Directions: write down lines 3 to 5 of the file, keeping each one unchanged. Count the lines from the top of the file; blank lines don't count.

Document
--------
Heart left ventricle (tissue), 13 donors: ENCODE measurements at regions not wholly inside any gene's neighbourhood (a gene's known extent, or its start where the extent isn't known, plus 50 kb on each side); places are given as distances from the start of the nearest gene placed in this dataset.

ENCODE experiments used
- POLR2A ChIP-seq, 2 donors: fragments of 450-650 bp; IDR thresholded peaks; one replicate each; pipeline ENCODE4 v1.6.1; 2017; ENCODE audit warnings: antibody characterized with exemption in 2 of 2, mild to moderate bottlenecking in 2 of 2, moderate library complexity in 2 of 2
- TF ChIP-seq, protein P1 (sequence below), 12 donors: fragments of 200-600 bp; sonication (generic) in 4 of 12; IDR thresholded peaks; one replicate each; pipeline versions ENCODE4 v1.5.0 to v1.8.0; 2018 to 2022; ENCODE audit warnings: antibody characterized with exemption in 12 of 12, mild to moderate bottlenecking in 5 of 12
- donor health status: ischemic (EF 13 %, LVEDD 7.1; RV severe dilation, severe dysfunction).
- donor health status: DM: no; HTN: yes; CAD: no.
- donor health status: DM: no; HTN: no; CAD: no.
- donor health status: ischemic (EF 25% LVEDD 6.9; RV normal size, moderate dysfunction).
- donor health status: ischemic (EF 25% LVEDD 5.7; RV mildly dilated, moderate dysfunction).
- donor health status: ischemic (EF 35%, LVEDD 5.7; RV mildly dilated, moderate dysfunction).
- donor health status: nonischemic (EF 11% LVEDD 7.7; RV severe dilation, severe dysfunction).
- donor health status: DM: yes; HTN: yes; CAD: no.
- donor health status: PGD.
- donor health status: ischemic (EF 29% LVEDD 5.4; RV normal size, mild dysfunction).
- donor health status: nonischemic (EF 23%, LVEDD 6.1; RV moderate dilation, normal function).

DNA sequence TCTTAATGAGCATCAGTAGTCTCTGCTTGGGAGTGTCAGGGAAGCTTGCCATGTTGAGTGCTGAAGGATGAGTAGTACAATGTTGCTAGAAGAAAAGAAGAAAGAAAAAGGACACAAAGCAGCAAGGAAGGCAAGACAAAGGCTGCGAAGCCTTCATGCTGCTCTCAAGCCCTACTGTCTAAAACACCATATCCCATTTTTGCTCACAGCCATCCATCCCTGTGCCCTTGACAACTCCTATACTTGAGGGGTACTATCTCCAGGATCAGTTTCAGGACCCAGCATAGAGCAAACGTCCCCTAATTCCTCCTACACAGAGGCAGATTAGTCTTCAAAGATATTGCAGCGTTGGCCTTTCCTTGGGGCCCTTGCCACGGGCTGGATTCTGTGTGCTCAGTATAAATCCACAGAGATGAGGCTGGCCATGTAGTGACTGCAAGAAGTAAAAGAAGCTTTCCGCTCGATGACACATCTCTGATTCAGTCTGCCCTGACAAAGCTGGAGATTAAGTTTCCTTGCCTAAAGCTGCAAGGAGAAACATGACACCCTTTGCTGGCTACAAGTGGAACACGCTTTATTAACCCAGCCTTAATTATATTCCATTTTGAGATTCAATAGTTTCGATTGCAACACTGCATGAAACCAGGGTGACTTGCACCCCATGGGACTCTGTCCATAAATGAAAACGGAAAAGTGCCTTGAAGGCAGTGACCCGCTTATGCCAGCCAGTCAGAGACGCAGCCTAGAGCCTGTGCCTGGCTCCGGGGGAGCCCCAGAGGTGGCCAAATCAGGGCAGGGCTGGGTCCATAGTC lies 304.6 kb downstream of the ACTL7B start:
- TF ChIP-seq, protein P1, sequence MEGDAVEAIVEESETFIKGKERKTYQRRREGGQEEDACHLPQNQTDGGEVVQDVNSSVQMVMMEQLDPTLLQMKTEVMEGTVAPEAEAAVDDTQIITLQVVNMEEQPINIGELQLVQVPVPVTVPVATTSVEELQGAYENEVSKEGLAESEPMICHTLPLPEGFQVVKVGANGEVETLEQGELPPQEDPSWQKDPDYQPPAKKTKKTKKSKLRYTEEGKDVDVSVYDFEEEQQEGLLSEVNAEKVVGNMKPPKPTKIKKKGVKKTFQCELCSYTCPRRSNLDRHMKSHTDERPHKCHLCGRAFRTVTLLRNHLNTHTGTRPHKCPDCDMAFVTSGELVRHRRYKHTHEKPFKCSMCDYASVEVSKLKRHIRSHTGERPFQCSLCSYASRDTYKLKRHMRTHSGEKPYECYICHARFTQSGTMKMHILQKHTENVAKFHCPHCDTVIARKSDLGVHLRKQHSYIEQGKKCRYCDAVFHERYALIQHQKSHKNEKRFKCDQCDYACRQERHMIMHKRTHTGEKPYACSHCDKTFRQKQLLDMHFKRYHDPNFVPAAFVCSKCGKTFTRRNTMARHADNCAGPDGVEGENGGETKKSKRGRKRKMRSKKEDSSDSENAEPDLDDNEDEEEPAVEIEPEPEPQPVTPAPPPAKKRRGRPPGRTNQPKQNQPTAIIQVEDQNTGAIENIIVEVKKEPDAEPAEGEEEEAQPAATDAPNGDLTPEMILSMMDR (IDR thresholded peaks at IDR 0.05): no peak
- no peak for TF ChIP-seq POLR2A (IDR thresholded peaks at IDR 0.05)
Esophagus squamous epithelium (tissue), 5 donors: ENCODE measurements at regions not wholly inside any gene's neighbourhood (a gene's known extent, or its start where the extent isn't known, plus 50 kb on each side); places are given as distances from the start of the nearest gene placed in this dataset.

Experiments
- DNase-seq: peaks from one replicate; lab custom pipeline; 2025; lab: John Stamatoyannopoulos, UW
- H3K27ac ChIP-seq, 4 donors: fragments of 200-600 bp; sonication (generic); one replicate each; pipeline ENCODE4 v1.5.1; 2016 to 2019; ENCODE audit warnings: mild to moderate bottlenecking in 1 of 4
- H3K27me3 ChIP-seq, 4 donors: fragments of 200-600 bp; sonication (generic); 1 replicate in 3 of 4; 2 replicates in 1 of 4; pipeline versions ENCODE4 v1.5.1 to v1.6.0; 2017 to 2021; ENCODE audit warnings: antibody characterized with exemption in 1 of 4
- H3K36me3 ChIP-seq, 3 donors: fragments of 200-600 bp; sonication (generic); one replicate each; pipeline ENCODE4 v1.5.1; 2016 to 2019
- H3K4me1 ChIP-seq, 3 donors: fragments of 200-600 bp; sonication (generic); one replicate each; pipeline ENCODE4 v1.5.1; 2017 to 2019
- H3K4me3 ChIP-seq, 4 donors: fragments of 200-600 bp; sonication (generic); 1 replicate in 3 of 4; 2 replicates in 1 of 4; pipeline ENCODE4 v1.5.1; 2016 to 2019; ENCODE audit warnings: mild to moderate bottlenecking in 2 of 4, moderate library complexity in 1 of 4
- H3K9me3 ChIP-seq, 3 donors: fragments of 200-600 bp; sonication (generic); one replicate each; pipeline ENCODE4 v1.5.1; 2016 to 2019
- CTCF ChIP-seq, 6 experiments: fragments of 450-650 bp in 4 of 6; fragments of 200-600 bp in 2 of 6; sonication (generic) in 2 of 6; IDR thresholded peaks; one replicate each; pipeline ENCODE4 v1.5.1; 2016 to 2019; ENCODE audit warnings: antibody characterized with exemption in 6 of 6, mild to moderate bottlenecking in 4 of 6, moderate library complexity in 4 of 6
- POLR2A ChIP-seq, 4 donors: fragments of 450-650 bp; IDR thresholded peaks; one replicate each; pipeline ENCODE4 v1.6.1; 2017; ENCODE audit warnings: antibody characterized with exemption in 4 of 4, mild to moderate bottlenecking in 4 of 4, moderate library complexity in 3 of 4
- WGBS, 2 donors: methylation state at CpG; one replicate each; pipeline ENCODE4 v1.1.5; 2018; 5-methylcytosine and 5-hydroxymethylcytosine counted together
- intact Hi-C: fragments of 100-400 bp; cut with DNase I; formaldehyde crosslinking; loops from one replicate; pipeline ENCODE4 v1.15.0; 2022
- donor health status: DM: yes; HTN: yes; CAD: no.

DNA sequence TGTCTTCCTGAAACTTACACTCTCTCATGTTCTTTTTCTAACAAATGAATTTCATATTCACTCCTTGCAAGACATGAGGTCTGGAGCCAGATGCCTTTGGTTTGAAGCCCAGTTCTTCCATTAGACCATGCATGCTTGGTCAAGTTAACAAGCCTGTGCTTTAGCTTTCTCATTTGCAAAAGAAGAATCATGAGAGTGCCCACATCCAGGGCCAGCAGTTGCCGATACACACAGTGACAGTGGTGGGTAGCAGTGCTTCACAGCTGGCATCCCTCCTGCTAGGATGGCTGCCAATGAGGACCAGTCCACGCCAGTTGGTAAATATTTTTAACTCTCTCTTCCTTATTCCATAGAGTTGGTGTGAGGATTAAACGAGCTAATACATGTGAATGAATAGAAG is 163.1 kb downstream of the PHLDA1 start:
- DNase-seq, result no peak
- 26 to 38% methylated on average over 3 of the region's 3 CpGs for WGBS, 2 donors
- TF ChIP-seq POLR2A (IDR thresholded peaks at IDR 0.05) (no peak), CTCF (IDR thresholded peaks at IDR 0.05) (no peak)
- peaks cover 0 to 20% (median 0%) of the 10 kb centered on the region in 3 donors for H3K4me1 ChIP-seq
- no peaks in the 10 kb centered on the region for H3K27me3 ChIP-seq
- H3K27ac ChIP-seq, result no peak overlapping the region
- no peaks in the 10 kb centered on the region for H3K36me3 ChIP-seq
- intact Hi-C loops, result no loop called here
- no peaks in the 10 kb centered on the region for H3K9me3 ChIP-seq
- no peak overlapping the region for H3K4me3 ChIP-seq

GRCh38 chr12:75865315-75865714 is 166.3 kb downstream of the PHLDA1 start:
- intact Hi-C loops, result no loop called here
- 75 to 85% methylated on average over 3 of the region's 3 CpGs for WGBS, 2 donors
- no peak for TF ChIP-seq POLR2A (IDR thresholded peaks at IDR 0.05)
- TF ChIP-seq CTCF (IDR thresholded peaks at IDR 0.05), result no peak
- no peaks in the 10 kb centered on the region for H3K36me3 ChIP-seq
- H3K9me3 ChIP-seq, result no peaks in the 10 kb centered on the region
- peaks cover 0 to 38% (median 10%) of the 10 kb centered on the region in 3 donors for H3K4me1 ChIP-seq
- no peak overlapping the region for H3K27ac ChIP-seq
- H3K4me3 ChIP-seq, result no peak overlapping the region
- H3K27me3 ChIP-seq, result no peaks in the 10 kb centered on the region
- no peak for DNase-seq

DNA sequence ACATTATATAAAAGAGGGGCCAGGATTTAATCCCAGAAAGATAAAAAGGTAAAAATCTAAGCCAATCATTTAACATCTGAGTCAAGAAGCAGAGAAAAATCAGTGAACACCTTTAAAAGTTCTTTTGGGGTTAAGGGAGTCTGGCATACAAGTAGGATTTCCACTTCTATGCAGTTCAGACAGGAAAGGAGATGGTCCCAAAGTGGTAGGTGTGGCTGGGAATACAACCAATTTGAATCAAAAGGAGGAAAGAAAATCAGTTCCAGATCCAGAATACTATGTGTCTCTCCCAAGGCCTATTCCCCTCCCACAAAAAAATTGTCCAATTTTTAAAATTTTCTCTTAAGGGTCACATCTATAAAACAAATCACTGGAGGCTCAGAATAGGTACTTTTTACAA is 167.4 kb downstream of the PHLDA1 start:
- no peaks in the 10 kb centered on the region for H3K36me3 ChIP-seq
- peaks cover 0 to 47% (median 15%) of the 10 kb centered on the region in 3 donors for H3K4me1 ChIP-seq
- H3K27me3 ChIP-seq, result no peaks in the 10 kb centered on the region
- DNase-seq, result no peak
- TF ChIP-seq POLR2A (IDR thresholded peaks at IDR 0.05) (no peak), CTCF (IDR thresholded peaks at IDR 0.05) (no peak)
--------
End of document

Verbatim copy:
- POLR2A ChIP-seq, 2 donors: fragments of 450-650 bp; IDR thresholded peaks; one replicate each; pipeline ENCODE4 v1.6.1; 2017; ENCODE audit warnings: antibody characterized with exemption in 2 of 2, mild to moderate bottlenecking in 2 of 2, moderate library complexity in 2 of 2
- TF ChIP-seq, protein P1 (sequence below), 12 donors: fragments of 200-600 bp; sonication (generic) in 4 of 12; IDR thresholded peaks; one replicate each; pipeline versions ENCODE4 v1.5.0 to v1.8.0; 2018 to 2022; ENCODE audit warnings: antibody characterized with exemption in 12 of 12, mild to moderate bottlenecking in 5 of 12
- donor health status: ischemic (EF 13 %, LVEDD 7.1; RV severe dilation, severe dysfunction).